Chapter V - Letter Writing
- 1. Business letters.
- 2. The heading.
- 3. Forms.
- 4. The greeting.
- 5. Body of letter.
- 6. Ending a letter.
- 7. Materials.
- 8. Letters of introduction, etc.
What has been said about deeds and mortgages applies not only to the farmer, but also to every owner of a building lot. The same may be said of wills. They have a business interest for the town as well as for the country dweller.
The purpose of this book being "strictly business," no attempt will be made to instruct the reader in anything not connected with the subject under consideration.
Social, friendly, and such letters are matters for individual time and taste, and no rule can be laid down for their writing, but the business letter is a different matter, and one which deserves special consideration from every man or woman who receives an order by mail, or who sends one.
To write a good business letter is no mean accomplishment, and although a gift with some, it can be acquired by all.
A letter is, in a way, a testimonial of the character and ability of the writer.
The purpose of a business letter is to express just what you want and no more.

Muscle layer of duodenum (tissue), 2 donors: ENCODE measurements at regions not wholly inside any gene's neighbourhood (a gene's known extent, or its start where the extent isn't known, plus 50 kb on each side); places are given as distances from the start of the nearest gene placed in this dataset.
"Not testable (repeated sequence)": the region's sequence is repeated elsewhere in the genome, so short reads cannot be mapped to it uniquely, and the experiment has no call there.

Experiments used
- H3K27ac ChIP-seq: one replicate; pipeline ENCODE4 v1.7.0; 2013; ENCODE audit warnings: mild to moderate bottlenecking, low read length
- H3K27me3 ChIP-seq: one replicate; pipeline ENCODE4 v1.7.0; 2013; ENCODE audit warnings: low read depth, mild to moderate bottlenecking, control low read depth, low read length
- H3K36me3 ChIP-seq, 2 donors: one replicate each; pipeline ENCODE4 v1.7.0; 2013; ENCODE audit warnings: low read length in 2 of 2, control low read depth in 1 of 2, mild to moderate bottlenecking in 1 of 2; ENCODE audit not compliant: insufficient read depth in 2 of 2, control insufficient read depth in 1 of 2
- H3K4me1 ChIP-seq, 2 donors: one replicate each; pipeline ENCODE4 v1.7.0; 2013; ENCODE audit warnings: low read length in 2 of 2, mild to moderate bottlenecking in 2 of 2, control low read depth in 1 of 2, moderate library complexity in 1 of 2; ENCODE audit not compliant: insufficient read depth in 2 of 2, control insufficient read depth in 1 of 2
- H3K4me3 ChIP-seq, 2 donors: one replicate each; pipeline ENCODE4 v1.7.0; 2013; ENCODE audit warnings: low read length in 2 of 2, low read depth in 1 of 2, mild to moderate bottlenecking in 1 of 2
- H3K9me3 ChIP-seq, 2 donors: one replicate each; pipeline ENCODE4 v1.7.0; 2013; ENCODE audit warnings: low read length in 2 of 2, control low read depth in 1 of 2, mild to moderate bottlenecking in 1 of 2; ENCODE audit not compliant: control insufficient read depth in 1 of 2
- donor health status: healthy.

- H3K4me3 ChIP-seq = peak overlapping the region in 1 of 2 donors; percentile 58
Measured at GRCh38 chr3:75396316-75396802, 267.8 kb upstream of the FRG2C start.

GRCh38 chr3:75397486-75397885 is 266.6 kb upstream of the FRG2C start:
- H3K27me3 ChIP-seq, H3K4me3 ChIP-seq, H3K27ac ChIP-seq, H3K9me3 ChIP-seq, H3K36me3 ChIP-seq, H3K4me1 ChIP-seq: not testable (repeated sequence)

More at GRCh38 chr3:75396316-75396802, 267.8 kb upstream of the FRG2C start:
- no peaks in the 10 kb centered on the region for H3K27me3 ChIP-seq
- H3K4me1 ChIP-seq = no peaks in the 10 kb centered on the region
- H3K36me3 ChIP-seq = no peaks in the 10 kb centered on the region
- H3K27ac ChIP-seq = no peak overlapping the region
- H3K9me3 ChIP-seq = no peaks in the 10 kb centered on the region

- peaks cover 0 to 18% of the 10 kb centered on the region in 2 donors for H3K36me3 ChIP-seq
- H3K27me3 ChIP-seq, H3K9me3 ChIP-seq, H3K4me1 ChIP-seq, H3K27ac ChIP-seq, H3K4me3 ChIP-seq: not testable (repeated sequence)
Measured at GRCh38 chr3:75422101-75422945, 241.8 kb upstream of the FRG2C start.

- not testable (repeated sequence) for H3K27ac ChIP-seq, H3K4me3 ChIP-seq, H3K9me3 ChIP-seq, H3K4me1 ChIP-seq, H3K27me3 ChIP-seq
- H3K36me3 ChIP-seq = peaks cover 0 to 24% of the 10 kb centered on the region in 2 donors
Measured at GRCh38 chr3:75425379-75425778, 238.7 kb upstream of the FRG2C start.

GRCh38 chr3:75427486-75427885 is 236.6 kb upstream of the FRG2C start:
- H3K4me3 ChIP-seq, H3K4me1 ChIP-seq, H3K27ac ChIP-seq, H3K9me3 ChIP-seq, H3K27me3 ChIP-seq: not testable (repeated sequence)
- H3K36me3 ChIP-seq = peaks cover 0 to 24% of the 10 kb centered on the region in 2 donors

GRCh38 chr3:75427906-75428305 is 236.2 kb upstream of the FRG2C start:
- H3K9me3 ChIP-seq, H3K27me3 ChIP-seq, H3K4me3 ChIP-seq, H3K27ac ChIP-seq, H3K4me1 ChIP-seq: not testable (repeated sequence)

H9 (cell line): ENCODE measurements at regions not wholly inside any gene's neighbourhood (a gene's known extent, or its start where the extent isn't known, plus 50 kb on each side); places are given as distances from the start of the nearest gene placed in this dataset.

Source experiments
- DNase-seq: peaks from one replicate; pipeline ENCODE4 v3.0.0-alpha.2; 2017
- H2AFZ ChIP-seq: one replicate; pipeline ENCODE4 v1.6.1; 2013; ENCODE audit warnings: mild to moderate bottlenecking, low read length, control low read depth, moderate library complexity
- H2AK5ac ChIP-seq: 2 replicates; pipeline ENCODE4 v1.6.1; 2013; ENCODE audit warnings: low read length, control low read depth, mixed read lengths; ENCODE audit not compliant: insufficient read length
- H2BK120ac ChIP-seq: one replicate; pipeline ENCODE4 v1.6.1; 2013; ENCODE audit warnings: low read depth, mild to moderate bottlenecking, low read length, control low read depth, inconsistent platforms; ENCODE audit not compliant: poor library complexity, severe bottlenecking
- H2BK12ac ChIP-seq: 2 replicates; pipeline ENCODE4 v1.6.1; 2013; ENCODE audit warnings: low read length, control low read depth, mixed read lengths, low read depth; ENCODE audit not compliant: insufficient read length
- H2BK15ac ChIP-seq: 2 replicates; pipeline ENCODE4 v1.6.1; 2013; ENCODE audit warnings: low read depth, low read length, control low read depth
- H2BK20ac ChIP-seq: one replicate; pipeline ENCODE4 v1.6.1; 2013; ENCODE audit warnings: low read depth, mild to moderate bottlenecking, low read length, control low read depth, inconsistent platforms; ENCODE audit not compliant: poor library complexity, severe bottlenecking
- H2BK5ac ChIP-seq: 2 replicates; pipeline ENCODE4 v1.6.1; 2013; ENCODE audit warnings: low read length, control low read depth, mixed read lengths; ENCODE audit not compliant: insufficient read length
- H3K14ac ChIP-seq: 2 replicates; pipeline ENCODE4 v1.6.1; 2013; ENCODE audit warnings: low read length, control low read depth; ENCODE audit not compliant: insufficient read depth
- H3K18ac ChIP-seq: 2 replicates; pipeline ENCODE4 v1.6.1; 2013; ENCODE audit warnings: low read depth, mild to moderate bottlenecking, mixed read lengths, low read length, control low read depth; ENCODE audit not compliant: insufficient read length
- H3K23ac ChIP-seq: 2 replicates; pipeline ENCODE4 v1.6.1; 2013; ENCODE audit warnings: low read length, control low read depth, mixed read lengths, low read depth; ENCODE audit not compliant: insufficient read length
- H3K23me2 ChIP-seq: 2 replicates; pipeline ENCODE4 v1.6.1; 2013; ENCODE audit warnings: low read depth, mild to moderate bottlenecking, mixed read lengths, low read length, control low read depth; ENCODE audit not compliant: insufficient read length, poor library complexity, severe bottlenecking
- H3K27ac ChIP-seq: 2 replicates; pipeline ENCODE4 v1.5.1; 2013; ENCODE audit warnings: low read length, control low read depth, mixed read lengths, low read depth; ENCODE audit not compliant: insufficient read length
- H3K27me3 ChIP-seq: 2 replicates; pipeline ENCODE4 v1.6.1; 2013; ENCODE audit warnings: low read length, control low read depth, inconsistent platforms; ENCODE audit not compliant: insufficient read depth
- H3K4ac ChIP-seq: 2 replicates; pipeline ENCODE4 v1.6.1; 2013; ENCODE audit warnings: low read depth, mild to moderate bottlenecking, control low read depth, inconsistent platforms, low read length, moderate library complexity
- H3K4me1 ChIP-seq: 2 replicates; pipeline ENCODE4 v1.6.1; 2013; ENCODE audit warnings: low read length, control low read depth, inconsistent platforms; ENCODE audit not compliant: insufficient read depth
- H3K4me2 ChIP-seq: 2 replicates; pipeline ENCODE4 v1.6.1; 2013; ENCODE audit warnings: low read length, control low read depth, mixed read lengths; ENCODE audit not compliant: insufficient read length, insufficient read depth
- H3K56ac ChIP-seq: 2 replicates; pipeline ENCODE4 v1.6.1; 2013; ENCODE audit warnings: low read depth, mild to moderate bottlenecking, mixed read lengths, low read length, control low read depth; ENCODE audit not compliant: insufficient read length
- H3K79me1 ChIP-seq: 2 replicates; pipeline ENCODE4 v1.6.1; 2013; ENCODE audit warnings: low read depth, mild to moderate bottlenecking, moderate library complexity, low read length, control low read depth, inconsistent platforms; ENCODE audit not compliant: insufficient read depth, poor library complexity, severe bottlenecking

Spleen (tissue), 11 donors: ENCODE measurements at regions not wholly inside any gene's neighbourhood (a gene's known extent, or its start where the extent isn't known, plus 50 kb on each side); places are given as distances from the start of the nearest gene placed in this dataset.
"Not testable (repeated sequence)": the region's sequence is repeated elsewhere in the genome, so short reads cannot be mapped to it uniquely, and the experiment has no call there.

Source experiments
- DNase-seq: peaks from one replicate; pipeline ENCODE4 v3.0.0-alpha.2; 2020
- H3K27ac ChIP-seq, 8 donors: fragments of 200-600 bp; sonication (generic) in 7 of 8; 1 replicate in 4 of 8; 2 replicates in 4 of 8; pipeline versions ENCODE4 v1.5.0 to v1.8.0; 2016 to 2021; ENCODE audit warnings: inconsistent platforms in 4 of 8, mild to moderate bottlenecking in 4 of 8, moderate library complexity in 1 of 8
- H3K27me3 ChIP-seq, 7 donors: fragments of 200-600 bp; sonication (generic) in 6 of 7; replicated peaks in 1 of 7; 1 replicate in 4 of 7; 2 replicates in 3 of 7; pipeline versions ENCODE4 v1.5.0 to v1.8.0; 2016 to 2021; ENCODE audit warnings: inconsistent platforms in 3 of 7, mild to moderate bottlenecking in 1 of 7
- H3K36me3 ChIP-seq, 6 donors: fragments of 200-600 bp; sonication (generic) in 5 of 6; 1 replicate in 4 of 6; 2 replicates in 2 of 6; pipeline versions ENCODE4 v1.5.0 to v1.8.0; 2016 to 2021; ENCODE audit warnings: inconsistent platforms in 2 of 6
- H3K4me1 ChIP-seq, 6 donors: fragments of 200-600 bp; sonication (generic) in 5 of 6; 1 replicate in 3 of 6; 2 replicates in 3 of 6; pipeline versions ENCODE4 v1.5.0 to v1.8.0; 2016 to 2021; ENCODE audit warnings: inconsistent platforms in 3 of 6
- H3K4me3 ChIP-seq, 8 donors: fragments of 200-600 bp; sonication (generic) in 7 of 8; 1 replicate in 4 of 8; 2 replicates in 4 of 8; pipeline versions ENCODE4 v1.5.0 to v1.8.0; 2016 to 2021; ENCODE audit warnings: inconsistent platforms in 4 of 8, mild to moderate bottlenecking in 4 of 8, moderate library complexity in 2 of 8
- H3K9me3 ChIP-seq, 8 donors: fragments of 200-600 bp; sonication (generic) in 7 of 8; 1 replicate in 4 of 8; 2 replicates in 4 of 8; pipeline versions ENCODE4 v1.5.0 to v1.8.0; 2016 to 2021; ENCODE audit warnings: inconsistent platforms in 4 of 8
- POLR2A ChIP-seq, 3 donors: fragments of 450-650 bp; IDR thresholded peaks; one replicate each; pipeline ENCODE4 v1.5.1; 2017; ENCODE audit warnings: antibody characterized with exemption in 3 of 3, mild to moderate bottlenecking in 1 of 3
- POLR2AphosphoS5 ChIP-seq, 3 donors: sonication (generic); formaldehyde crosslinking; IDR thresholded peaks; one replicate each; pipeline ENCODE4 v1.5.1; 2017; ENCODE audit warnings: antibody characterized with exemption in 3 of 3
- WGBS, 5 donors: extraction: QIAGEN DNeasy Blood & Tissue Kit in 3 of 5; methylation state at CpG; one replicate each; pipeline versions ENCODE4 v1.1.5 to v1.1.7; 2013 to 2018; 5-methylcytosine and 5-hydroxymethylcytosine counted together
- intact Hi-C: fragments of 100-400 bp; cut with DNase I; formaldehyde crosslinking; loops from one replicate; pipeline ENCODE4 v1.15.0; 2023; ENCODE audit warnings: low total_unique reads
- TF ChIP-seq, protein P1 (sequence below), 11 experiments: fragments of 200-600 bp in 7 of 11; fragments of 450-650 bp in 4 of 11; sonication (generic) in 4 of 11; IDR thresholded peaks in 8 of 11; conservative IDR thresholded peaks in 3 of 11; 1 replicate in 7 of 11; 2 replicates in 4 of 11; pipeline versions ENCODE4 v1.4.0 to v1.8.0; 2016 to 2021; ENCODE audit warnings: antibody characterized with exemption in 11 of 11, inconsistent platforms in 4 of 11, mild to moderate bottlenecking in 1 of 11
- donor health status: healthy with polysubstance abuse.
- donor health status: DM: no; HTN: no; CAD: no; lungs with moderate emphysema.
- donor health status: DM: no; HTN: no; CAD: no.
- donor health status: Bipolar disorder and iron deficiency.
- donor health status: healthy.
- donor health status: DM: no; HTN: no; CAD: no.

Any man with a good common school education, and a little patient practice, can soon learn to write as good a business letter as the college graduate.
Correct spelling may not be general, but it is certainly desirable.
Letter writing, as in the preparation of other papers, has its own well-recognized forms, and these may be easily learned.
Every properly constructed business letter should consist of the following parts:
1. Where written from. 2. When written. 3. To whom written. 4. Address. 5. Salutation. 6. Introduction. 7. Purpose of letter. 8. Complimentary ending. 9. Signature.
The letter should begin by giving the address of the writer, followed by the date on which it was written. This will enable the recipient to direct his reply.
If from a city, the street and number should be given.
If many letters are written it will be convenient to have the permanent address of the writer printed.
The writing should be plain, and there should be no doubt in the mind of the reader as to the proper spelling of the address and signature.
Avoid the hieroglyphics which some vain men adopt in signing their names. It may be fanciful, but it does not imply consideration for the time and patience of strangers.
The following forms will serve to illustrate the type of heading used in ordinary business letters:
124 Smith St., Brownsville, Mass. September 4, 1910. Mr. John Smith, Doylestown, Penna. Dear Sir: